Re: feet/ft/ft.

Subject: Re: feet/ft/ft.
From: Ken d'Albenas <kendal -at- AUTOTROL -dot- CUC -dot- AB -dot- CA>
Date: Tue, 10 Aug 1993 20:17:25 MDT

Paula Reynolds <PAULAR -at- HISPEED -dot- MHS -dot- COMPUSERVE -dot- COM> asks:

> I've a question regarding the proper or most clear way of expressing some
> measurements.

> The sentence in question reads like so:

> "Run the product between 50-51 feet per minute (15.24-15.54 meters per
> minute)."

> On later references, can I use "50-51 ft/min"? Or should it be "50-51
> ft./min."? I've seen it different ways in different style books, and I'm
> more concerned with what will be clearest for the reader. (There are a
> kizillion directions like this on a single page.)

> Suggestions are greatly appreciated.

I agree that the abbreviations should have periods if writing a
words-only sentence with no special symbols; but if using the slash to
symbolize a division operation ("per"), the periods are just visual

HOWEVER, I've had a few lab instructors who were viciously dogmatic
about those periods, and would dock marks from a physics lab report
if a unit abbreviation was missing the period. If your intended
audience includes such people, don't drop the periods; the omission
will be as bad as (or worse than) sloppy grammar to them.

And speaking of grammar...

Um, someone correct me if I'm wrong, but isn't "between" supposed to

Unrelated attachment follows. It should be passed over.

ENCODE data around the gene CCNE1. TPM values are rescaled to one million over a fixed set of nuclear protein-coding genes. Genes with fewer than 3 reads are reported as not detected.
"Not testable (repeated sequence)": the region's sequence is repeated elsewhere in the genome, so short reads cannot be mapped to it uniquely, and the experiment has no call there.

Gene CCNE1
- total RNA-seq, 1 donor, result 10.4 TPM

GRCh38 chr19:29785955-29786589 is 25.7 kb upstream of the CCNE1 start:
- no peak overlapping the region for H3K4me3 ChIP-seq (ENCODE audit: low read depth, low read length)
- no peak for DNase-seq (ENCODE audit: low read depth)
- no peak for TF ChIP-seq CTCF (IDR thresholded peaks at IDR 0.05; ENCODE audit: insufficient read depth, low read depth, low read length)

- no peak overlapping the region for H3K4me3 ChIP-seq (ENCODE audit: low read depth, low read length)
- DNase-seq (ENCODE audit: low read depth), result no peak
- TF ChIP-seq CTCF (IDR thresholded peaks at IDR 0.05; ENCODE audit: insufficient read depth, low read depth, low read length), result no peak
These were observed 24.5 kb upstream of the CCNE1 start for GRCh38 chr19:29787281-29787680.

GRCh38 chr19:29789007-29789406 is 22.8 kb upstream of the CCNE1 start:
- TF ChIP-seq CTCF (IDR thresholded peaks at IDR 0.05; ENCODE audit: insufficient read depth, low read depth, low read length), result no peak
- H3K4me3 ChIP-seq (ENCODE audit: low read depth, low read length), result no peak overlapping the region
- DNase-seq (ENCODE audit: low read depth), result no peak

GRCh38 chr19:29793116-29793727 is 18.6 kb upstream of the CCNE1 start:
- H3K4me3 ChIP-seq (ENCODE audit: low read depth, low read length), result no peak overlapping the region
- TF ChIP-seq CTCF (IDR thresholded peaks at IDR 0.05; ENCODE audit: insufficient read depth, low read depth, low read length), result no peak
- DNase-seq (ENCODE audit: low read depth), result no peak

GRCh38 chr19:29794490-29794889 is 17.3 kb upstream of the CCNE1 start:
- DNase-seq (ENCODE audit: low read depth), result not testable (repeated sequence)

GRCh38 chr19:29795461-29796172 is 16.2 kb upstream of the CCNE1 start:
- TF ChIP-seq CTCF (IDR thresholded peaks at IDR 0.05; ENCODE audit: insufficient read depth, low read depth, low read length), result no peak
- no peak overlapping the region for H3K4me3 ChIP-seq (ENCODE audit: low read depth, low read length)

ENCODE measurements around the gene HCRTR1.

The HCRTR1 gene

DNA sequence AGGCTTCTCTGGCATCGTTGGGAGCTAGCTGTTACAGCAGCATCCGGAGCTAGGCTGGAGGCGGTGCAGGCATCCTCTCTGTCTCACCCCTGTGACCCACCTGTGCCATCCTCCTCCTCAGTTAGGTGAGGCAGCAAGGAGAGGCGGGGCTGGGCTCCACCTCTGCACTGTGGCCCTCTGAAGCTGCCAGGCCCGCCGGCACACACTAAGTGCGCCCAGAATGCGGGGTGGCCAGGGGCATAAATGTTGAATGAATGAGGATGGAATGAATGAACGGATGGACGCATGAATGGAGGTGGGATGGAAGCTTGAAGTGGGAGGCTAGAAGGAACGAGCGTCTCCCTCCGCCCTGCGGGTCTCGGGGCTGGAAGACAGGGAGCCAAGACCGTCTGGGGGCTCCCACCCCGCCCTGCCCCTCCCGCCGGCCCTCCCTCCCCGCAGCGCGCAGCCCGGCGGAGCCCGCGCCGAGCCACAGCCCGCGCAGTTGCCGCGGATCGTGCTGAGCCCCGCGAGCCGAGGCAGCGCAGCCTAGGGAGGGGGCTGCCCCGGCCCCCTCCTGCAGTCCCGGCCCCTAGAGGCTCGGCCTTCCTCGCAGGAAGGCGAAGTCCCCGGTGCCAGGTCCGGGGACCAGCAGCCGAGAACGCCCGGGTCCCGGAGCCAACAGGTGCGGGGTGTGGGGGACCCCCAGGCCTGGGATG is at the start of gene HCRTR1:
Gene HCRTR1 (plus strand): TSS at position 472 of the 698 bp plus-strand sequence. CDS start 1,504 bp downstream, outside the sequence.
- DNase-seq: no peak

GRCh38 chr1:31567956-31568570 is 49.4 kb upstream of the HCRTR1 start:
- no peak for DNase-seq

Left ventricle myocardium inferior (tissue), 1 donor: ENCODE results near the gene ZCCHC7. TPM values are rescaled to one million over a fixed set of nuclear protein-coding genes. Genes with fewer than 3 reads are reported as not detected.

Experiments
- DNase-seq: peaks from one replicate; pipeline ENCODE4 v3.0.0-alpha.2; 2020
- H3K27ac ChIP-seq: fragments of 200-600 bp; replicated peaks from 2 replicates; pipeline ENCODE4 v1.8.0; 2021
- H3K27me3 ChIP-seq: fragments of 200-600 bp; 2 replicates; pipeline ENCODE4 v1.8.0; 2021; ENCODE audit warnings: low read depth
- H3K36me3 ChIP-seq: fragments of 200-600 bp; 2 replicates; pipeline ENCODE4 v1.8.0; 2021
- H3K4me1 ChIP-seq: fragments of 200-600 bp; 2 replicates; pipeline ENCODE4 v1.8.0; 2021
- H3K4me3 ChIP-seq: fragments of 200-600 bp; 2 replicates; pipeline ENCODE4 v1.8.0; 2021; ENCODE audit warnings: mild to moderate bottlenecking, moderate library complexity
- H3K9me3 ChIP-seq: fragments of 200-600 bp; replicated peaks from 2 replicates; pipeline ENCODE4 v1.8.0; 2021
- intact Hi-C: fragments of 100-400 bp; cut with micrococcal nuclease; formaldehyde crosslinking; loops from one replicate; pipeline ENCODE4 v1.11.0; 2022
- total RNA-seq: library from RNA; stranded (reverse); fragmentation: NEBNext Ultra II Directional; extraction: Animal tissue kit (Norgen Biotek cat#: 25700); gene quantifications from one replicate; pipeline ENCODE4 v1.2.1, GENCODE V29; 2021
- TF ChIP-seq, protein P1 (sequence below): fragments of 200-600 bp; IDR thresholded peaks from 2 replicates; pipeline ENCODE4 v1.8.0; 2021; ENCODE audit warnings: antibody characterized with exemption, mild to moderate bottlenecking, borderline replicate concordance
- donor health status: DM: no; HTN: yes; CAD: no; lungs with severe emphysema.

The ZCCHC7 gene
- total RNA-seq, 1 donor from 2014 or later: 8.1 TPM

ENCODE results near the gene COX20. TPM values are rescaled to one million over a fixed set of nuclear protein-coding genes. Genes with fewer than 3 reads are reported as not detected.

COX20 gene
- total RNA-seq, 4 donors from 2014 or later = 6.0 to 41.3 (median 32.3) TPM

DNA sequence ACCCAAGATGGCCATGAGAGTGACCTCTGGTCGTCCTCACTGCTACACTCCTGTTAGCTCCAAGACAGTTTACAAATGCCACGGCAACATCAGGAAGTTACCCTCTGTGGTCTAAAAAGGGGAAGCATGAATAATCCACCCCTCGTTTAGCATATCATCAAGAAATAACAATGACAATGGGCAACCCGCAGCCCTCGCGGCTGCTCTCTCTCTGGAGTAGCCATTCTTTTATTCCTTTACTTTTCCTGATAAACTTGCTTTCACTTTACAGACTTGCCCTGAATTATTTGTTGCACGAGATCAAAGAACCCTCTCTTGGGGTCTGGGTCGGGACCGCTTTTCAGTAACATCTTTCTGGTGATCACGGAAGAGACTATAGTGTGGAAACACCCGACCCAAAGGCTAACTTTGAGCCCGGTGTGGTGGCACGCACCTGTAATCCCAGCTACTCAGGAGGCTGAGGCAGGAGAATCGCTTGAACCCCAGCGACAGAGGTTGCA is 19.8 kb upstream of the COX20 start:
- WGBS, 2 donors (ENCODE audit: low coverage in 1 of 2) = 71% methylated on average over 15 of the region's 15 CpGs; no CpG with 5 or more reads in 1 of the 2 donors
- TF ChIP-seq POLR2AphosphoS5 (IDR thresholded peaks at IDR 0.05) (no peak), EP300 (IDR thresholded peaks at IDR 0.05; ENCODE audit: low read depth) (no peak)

be followed by "and", not "to"? ("From" goes with "to", and "between"
goes with "and"?) If so, then "between 50-51" is a minor boo-boo
in any unit of measurement; you would definitely want to spell out
the conjunction in the same vein the Halliburton style that LaVonna

"Run the product between 50 _and_ 51 feet per minute..."
"Run the product at between 50 _and_ 51 feet per minute..."
(some other construction).

Otherwise, if you use "from" instead of "between", it gets a little
ambiguous: "Run the product from 50-51 feet per minute..." sounds
like maybe you're supposed to start at 50 and work up to 51.

Btw, for metric units like litres and metres, there is a standard known
as SI (Systeme International). Last time I looked at one of their charts,
none of the unit abbreviations had periods - and there was an explicit
footnote pointing out that this, too, was part of the SI standard.

From the land of the reluctantly metricated,

Ken d'Albenas
STC Alberta Chapter
Replies to: kendal -at- autotrol -dot- cuc -dot- ab -dot- ca
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